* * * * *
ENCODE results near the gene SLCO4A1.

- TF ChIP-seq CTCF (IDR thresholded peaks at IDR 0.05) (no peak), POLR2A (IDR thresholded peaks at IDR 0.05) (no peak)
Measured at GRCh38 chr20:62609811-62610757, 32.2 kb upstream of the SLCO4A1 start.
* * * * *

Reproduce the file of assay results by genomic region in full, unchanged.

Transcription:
ENCODE results near the gene SLCO4A1.

- TF ChIP-seq CTCF (IDR thresholded peaks at IDR 0.05) (no peak), POLR2A (IDR thresholded peaks at IDR 0.05) (no peak)
Measured at GRCh38 chr20:62609811-62610757, 32.2 kb upstream of the SLCO4A1 start.